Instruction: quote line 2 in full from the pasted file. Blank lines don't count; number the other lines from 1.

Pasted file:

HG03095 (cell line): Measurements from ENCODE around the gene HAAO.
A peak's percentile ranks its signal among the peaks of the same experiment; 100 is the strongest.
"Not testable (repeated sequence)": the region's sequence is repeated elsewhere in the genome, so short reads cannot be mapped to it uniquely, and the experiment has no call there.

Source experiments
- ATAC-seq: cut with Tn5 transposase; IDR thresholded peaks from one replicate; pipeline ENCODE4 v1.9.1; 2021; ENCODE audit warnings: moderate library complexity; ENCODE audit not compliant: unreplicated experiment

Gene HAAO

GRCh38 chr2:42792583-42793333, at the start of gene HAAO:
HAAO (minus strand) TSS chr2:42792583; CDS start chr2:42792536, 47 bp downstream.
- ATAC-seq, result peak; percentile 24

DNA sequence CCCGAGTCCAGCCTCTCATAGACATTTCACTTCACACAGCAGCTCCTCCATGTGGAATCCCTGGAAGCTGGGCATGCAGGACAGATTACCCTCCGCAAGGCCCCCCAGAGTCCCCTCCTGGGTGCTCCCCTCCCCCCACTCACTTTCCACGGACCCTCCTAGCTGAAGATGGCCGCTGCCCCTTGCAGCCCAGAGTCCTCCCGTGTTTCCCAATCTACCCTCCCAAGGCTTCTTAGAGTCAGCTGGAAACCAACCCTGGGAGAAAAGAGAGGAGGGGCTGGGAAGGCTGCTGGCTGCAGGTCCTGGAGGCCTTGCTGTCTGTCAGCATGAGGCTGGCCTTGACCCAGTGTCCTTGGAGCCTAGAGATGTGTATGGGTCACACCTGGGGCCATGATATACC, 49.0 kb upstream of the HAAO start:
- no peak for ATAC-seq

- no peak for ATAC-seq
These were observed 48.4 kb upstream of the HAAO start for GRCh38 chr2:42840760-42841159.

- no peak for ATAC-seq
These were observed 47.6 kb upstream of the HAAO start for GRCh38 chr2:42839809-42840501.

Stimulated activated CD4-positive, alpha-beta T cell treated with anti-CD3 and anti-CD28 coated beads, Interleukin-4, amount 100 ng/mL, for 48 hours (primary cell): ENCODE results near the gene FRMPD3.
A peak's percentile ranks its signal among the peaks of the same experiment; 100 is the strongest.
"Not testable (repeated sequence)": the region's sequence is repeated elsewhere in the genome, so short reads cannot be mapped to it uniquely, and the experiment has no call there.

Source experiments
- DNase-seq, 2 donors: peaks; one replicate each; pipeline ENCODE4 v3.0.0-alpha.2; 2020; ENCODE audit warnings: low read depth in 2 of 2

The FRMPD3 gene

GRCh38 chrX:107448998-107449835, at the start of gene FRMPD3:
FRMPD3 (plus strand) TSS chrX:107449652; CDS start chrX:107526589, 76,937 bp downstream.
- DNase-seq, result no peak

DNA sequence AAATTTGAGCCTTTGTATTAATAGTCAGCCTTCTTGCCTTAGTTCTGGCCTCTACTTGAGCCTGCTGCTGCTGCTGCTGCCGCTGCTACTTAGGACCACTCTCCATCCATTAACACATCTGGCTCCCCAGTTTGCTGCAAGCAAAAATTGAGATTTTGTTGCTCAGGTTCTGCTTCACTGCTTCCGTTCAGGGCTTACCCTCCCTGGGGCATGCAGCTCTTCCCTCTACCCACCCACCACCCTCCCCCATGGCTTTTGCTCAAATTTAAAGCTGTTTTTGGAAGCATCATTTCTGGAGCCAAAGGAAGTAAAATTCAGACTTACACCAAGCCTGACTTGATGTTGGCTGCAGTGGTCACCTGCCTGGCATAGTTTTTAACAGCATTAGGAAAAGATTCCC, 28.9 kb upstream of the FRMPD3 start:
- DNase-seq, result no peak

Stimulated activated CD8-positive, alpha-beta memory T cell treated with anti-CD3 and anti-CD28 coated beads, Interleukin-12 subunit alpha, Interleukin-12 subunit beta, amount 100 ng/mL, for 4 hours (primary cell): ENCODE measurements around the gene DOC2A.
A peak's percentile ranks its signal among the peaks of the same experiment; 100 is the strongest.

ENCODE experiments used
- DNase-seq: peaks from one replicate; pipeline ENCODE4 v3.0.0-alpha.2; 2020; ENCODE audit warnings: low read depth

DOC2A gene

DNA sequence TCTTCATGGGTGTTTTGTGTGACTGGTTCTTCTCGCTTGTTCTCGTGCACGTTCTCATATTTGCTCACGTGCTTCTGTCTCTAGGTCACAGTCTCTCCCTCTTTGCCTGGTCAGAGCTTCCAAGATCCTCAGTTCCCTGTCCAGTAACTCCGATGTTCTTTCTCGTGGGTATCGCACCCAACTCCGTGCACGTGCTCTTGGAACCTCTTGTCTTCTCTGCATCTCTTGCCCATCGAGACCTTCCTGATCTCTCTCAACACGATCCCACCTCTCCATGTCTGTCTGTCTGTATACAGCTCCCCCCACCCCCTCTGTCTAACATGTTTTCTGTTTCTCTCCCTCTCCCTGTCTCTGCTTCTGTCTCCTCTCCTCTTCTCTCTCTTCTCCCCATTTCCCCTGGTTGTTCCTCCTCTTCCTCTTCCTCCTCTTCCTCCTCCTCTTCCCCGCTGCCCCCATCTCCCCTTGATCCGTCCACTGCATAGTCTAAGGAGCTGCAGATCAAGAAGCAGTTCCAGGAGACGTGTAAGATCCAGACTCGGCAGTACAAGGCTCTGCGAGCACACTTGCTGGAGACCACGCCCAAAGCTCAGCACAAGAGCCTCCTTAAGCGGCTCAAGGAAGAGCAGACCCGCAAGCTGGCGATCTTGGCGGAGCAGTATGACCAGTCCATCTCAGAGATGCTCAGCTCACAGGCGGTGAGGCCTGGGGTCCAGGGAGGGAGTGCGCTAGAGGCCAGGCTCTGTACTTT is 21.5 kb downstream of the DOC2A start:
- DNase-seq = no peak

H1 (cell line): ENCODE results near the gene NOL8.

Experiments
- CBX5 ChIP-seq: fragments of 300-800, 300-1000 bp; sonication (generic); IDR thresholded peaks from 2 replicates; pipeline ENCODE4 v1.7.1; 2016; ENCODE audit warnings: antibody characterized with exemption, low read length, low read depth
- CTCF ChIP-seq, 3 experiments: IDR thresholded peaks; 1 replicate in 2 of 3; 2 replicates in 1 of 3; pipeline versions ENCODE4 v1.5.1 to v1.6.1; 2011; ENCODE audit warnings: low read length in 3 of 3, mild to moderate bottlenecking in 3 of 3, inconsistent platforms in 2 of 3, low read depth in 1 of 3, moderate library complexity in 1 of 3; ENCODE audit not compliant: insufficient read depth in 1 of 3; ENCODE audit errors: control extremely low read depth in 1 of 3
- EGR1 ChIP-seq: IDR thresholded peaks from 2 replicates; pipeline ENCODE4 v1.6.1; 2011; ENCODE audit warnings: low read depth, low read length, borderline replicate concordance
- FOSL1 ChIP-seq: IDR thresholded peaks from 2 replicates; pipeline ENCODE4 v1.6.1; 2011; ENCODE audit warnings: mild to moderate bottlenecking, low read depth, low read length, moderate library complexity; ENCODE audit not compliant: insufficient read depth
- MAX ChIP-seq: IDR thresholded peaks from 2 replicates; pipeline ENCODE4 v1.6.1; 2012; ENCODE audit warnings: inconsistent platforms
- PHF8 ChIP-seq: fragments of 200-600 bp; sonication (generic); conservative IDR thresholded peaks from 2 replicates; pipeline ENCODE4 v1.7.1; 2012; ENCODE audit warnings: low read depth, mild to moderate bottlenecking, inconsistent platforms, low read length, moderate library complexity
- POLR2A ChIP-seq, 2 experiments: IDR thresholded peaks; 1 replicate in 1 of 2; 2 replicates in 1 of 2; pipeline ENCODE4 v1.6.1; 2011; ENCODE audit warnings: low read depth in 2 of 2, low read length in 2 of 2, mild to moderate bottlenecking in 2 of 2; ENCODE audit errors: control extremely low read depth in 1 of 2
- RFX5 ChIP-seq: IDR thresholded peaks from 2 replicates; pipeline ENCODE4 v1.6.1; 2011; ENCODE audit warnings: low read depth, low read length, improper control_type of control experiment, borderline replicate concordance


A peak's percentile ranks its signal among the peaks of the same experiment; 100 is the strongest.